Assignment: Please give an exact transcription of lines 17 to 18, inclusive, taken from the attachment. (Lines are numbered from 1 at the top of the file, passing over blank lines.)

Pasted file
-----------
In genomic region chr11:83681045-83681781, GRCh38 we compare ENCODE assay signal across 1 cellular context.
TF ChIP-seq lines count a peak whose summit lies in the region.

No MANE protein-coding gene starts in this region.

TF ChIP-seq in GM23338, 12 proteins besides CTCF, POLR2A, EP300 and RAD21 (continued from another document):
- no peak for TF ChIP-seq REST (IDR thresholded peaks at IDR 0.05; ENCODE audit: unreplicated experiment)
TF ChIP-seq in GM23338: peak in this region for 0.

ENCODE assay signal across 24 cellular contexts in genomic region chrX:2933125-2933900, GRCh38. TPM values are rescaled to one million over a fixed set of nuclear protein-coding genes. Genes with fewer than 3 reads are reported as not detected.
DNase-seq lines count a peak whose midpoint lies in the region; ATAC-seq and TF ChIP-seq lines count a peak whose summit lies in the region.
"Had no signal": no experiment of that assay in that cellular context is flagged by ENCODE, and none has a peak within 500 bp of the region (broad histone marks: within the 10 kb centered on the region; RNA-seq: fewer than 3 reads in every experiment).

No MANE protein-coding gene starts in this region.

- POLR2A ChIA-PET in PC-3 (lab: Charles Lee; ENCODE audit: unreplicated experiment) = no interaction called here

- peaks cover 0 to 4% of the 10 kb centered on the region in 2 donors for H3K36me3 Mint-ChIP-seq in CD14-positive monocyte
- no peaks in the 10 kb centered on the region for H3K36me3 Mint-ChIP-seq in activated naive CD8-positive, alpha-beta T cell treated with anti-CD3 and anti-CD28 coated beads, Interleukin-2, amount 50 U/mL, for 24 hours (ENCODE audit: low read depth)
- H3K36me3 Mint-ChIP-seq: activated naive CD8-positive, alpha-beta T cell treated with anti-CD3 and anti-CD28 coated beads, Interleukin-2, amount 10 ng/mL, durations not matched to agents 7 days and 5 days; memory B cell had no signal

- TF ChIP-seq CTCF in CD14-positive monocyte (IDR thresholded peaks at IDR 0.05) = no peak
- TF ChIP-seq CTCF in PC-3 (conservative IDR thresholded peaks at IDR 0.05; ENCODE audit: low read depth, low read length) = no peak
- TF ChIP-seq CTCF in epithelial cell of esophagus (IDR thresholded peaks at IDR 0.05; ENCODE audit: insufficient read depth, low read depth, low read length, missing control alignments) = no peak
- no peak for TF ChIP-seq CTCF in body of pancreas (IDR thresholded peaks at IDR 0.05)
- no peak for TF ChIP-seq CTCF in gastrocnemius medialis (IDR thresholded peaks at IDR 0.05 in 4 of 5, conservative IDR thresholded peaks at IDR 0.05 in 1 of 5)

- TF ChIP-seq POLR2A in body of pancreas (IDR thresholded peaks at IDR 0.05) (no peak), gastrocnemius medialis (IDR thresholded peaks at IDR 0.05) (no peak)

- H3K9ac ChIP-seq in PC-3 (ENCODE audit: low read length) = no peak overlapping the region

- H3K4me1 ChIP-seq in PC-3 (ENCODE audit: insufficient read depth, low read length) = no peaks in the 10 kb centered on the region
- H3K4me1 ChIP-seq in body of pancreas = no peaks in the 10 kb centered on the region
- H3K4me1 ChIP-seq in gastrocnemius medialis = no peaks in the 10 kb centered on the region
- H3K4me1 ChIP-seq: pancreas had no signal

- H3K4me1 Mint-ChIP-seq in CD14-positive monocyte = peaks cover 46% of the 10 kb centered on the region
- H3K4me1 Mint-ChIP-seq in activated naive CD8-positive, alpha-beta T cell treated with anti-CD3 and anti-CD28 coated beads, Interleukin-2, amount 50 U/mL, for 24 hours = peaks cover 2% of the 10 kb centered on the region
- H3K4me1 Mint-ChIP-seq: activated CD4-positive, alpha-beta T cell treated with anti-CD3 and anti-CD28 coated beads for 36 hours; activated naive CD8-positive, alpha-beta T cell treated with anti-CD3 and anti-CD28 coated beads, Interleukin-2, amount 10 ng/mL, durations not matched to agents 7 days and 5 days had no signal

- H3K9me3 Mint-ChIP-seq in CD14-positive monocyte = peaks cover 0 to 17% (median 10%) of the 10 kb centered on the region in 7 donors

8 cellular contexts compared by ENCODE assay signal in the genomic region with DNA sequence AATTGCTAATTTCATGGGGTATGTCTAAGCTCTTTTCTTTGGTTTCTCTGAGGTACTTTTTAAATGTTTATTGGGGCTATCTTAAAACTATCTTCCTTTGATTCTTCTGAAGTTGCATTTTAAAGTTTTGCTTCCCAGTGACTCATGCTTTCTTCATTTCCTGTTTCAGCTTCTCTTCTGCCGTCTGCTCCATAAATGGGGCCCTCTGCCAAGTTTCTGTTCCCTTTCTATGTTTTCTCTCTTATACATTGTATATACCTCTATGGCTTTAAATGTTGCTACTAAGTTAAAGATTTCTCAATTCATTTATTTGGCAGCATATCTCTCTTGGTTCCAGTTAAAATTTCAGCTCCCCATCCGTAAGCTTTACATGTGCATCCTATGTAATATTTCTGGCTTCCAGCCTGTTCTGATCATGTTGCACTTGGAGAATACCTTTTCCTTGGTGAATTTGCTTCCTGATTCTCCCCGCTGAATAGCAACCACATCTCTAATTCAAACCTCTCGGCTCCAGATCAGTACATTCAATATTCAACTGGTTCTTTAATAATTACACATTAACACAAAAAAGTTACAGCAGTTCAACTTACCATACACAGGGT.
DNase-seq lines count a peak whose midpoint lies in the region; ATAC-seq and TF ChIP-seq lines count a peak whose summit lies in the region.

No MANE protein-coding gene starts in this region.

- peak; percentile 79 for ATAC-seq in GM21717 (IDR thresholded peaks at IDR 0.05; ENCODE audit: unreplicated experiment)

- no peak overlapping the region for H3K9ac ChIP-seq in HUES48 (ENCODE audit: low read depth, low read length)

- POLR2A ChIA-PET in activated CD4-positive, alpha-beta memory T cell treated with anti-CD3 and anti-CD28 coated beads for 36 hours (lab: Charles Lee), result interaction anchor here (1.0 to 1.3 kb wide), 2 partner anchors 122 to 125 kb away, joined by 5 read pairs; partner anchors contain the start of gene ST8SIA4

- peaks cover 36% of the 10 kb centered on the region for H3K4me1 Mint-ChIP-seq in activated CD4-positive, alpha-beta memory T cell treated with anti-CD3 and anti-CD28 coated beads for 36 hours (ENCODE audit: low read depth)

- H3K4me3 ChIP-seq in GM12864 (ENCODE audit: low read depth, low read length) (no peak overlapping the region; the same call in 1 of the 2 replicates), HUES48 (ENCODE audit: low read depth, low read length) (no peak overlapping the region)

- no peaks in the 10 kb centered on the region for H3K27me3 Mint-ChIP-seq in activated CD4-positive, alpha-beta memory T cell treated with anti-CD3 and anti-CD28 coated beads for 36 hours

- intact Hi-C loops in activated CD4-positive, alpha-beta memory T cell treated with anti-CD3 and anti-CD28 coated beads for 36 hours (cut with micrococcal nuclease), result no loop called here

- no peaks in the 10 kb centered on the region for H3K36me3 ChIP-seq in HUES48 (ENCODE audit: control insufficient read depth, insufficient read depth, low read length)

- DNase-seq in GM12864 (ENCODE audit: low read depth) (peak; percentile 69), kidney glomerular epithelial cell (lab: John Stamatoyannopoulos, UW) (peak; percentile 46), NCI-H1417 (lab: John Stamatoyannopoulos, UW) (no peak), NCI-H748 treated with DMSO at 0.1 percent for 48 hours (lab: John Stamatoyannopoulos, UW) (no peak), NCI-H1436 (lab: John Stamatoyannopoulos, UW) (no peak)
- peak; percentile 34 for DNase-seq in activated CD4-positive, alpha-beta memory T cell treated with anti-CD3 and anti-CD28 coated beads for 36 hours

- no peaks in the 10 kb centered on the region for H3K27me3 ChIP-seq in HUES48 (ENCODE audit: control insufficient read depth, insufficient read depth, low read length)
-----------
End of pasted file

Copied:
- TF ChIP-seq CTCF in epithelial cell of esophagus (IDR thresholded peaks at IDR 0.05; ENCODE audit: insufficient read depth, low read depth, low read length, missing control alignments) = no peak
- no peak for TF ChIP-seq CTCF in body of pancreas (IDR thresholded peaks at IDR 0.05)